Venture-capital investments declined in the third quarter both nationally and regionally, as the industry begins to feel the impact of troubled economy.
The venture-capital industry in Washington state is battling the first chilly head winds of what appears to be a rapidly cooling economy.
The amount invested in the state fell 22 percent to some $226 million in the third quarter from the same period last year, according to the MoneyTree Report from PricewaterhouseCoopers and the National Venture Capital Association (NVCA).
Washington, usually among the top five recipients of venture capital ranked by state, also didn’t make the list this year, as investment in information-technology services and medical devices dropped significantly. But sectors such as biotechnology remained “robust,” said Stephen Sommerville, a partner with PricewaterhouseCoopers.
“It’s nice to see that at least a couple of the areas locally are continuing to attract investment,” he said.
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In the rest of the country, investment in startups also slowed down, albeit at a slower pace. Venture-capital firms invested some $7.1 billion, down 7 percent from the same period last year. The number of deals decreased by 12 percent to 907, said the report, which is based on data provided by Thomson Reuters.
The figures invested remain within “historical norms,” but they are expected to dip over the next several quarters, the report’s sponsors said.
The third-quarter numbers don’t reflect the impact of the past few dizzying weeks of financial turmoil. But venture capitalists are already battening down the hatches as the revenues of the companies they invest in are threatened by recession, and money becomes harder to come by.
Earlier this month, one of Silicon Valley’s most prominent venture-capital firms, Sequoia Capital, summoned entrepreneurs to its headquarters for a dose of gloom and doom. A PowerPoint presentation used in the event, titled “R.I.P. Good Times,” warned that the current crisis is global and recovery will take a long time. Companies must cut jobs, save cash and expect smaller capital raises, the presentation said.
Already some Sequoia-backed companies have acted on the advice. SearchMe, a search-engine company, cut 20 percent of its work force, according to VentureBeat. AdBrite, another Sequoia-backed firm based in San Francisco, laid off 40 percent of its staff.
In Seattle, some startups are also cutting back. On Monday, Seattle-based online real-estate brokerage Redfin said it would lay off 20 percent of its workers. Zillow.com, another local real-estate Web site, is cutting 25 percent of its staff.
“I’m a little bit more optimistic” than Sequoia, Sommervile said. “I don’t think things are going to get that bad.” He added that a relatively strong local economy could help forestall some of the worst effects of a recession, at least compared with other, hard-hit places, including the Los Angeles area, Arizona and Florida.
But belt-tightening has begun, he said. “There’s uncertainty about what the next 12 months are going to bring,” he said. “Companies are making sure their cost structure is in line with their revenues.”
Despite the upheaval, strong companies targeting exclusive markets should still be able to raise money, said Faysal Sohail, managing director of CMEA Ventures, a Bay Area firm. But “it may not be at the price that you like,” he added. Many early-stage startups with overlapping technologies that would be funded in normal situations probably won’t this time, he said.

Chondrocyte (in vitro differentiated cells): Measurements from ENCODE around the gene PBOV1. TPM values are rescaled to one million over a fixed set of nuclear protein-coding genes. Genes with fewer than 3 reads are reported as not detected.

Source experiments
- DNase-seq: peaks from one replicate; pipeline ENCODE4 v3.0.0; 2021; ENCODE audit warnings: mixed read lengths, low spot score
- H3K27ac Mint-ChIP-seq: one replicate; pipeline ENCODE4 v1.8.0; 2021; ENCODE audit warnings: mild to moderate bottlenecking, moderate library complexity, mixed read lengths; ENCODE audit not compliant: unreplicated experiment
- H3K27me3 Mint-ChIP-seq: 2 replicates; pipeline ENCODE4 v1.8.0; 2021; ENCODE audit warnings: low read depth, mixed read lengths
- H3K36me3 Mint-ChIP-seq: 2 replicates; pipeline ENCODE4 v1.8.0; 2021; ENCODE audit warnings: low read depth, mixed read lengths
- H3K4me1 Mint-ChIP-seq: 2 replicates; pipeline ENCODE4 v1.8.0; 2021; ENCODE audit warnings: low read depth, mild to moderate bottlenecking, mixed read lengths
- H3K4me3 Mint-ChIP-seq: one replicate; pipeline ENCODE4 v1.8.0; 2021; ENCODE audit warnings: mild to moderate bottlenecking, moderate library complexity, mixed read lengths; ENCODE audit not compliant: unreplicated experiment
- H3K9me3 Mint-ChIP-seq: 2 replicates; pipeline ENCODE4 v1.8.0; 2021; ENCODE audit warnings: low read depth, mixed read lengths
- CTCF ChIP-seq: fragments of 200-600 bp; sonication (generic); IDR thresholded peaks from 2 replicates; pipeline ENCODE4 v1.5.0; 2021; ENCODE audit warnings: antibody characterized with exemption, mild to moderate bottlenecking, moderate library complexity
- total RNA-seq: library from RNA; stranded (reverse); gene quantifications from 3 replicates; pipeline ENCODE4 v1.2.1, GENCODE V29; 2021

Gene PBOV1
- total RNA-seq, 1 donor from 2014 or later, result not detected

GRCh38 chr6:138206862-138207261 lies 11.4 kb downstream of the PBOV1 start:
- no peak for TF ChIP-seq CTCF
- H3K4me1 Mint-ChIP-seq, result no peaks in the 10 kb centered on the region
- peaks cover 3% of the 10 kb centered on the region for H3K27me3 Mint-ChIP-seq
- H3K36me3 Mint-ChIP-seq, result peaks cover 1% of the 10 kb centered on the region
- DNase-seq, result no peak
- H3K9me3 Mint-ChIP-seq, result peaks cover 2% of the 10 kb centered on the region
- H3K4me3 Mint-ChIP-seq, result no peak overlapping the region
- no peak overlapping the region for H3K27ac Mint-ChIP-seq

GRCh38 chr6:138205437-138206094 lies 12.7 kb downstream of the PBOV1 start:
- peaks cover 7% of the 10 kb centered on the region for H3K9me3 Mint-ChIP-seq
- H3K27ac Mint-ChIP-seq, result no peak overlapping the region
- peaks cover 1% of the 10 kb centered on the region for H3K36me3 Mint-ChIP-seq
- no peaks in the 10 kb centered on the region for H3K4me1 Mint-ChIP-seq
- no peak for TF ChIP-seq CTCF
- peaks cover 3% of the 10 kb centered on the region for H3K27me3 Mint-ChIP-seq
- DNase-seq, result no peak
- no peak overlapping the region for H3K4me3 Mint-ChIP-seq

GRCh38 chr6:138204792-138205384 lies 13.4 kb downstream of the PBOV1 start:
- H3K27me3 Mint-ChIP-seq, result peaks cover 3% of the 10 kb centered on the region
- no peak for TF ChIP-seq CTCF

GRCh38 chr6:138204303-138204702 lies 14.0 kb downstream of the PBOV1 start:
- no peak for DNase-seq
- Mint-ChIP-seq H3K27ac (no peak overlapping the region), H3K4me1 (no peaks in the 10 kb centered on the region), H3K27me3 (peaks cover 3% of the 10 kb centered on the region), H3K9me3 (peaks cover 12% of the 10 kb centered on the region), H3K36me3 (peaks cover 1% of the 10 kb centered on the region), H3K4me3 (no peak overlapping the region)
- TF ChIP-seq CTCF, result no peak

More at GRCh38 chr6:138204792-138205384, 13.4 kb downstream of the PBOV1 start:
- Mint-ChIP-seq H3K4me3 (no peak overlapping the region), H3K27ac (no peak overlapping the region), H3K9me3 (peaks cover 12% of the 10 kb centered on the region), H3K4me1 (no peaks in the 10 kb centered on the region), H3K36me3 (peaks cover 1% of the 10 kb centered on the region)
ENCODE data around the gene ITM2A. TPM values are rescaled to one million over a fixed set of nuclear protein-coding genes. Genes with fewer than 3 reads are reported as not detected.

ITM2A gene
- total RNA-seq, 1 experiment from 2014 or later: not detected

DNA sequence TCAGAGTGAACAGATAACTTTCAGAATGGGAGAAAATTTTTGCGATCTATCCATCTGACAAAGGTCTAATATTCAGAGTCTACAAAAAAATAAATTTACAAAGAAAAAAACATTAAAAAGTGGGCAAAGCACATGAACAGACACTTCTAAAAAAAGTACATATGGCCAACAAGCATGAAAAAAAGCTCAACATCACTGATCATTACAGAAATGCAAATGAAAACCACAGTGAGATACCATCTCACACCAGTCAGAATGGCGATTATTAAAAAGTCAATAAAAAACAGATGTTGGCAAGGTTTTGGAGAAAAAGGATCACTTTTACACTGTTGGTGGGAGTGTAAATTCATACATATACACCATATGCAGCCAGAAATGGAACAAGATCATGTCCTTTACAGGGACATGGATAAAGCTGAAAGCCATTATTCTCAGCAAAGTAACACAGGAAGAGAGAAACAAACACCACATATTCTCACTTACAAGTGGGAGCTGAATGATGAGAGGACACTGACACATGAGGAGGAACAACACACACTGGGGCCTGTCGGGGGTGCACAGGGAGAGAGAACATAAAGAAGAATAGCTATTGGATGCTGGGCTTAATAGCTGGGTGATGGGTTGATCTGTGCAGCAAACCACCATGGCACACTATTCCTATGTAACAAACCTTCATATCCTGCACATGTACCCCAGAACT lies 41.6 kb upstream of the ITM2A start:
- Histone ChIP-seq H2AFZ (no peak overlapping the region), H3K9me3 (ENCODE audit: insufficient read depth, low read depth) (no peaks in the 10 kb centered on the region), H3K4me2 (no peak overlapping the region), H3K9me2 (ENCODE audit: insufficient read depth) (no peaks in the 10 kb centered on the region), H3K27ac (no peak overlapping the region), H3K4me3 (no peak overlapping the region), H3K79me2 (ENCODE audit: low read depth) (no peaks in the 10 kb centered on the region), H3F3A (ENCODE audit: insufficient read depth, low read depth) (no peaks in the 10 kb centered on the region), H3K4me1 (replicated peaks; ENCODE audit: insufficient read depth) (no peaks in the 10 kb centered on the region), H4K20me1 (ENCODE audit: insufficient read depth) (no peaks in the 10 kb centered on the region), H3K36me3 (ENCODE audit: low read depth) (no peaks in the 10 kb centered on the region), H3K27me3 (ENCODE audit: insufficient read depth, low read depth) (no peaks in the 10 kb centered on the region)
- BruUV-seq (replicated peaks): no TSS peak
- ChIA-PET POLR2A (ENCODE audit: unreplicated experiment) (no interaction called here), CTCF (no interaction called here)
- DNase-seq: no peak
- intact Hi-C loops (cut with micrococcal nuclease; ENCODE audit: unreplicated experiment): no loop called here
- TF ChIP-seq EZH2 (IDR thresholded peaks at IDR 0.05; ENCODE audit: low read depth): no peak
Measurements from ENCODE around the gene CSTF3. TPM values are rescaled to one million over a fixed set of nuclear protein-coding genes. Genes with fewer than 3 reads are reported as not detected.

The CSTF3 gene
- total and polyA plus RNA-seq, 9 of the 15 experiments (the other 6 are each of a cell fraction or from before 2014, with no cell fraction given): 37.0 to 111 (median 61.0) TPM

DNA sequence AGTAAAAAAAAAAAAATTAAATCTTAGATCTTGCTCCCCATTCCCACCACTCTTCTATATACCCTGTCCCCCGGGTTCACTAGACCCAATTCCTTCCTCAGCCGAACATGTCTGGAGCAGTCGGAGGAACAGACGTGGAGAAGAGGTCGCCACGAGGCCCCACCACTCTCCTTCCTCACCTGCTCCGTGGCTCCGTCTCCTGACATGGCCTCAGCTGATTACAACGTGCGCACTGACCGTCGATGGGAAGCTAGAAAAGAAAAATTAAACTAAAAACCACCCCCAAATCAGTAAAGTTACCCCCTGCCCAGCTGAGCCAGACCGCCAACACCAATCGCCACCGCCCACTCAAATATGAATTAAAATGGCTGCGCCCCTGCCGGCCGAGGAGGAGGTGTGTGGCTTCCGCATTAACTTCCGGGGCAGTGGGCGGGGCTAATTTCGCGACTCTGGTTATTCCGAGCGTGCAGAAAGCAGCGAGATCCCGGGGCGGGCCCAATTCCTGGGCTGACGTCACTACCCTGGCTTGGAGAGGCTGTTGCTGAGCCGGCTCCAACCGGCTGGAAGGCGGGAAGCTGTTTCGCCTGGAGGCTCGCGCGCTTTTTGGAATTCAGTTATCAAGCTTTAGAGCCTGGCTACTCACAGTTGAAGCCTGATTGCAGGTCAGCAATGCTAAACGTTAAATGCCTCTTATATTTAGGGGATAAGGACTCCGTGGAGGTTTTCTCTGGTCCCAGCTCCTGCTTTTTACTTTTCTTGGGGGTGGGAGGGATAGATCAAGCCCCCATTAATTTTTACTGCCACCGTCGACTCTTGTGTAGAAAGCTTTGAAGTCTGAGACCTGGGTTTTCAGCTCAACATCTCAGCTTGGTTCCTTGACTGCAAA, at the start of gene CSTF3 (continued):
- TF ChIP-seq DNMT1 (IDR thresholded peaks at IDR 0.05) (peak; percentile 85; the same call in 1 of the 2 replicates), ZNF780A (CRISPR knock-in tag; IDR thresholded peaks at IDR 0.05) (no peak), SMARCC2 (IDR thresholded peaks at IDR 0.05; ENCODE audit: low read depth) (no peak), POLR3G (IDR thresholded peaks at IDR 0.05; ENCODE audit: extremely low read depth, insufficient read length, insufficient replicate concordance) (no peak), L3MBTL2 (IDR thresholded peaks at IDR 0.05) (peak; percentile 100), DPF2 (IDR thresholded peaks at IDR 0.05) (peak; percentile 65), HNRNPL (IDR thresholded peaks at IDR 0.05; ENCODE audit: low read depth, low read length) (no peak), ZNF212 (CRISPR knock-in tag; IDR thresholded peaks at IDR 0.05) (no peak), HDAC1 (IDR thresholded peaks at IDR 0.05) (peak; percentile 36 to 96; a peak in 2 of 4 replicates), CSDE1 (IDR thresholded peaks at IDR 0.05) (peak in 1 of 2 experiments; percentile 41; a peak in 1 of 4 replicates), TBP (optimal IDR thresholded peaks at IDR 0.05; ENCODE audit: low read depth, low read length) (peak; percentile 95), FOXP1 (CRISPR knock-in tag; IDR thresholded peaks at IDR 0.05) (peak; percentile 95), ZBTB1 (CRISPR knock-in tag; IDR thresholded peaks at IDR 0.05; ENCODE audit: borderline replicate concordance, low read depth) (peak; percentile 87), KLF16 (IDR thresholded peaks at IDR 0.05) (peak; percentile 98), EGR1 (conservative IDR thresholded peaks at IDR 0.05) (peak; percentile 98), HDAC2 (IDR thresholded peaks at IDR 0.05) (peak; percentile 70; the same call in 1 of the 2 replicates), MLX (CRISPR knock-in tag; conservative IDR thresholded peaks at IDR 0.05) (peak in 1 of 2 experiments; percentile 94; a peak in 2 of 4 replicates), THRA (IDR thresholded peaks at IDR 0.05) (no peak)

And because the exit gate is blocked — going public in this time is out of the question and the credit crunch makes acquisitions more problematic — venture firms are going to spend extra time and money in sustaining late-stage startups, as opposed to funding new ones.
The financial apocalypse may even create opportunities for some entrepreneurs. Sohail thinks unemployment is going to go much higher — which means that a lot of small businesses will be created.
Other bright spots include certain sectors that continue to draw interest. “Biotech and life sciences will continue to be the leading sector,” said Jim Healy of Sofinnova Ventures, a California firm.
The industrial and energy sector, propelled by high energy costs and climate concerns, was the third-largest recipient of venture investment in the quarter. AltaRock Energy, a geothermal-energy startup with offices in Sausalito, Calif., and Seattle, raised $26 million, one of the top deals in Washington.
NVCA president Mark Heesen said clean technology will drive venture-capital investment over the coming years.
Chad Waite, a managing director with Kirkland-based firm OVP Venture Partners, said his firm still sees plenty of quality deals. “Things have been fine,” he said. In early October, OVP-backed Complete Genomics of San Francisco announced its official launch amid much fanfare.
However, a reduction of spending across the economy does not bode well for many startups.
“You have to remember, fundamentally, products people invest in have to be bought somewhere,” Waite said.
Startups may eventually help bring about a recovery.
“The companies we’re starting are hopefully the shining light for this economy going forward,” Waite said. “It’s not going to be GM, Chrysler, Ford or the airlines.” In the meantime, Waite advices entrepreneurs to hunker down.
“Just make sure you’re spending your money rationally,” he said. “Try not to be cavalier in your spending.”
Ángel González: 206-515-5644 or email@example.com